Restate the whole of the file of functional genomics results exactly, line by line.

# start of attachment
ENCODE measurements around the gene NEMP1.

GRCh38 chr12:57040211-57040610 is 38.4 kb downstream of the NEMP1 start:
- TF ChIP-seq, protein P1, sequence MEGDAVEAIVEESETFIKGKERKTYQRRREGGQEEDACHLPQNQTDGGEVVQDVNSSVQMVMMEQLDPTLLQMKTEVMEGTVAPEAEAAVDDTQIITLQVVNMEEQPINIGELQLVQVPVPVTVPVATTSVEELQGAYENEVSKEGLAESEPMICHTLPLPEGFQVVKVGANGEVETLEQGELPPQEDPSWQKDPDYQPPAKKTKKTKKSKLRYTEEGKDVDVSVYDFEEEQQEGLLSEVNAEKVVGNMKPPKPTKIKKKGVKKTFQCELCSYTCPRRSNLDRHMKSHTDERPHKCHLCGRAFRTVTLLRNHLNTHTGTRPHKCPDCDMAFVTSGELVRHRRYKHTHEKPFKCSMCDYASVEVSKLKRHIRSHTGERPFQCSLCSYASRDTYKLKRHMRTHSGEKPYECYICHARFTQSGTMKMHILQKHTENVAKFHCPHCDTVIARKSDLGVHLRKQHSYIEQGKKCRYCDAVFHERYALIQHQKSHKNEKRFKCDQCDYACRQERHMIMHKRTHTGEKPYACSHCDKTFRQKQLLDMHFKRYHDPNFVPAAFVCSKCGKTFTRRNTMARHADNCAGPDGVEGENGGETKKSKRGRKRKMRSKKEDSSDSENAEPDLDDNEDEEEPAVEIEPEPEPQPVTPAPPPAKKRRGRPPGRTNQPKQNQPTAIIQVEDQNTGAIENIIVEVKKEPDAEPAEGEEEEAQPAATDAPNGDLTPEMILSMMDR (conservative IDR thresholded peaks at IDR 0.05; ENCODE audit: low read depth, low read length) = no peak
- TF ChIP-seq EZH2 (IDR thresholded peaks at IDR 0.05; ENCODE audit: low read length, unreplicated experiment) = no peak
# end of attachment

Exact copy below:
ENCODE measurements around the gene NEMP1.

GRCh38 chr12:57040211-57040610 is 38.4 kb downstream of the NEMP1 start:
- TF ChIP-seq, protein P1, sequence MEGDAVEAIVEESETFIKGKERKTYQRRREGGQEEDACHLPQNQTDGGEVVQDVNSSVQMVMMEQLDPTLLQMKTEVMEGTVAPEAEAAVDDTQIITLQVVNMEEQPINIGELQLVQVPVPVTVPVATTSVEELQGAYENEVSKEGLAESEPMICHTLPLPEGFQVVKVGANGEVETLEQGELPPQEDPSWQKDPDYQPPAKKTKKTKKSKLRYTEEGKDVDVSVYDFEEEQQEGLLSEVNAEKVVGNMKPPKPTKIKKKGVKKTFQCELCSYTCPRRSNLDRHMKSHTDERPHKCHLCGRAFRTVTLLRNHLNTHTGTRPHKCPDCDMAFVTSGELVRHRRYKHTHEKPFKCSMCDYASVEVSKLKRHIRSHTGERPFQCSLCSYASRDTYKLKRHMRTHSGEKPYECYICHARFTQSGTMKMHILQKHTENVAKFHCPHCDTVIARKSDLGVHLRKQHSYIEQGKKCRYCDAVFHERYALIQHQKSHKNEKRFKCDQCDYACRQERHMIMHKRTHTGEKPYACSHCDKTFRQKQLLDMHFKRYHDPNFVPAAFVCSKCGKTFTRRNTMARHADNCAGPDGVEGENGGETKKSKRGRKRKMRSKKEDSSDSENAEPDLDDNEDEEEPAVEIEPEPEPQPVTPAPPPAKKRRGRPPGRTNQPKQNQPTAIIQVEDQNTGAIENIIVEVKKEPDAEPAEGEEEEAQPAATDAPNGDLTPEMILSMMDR (conservative IDR thresholded peaks at IDR 0.05; ENCODE audit: low read depth, low read length) = no peak
- TF ChIP-seq EZH2 (IDR thresholded peaks at IDR 0.05; ENCODE audit: low read length, unreplicated experiment) = no peak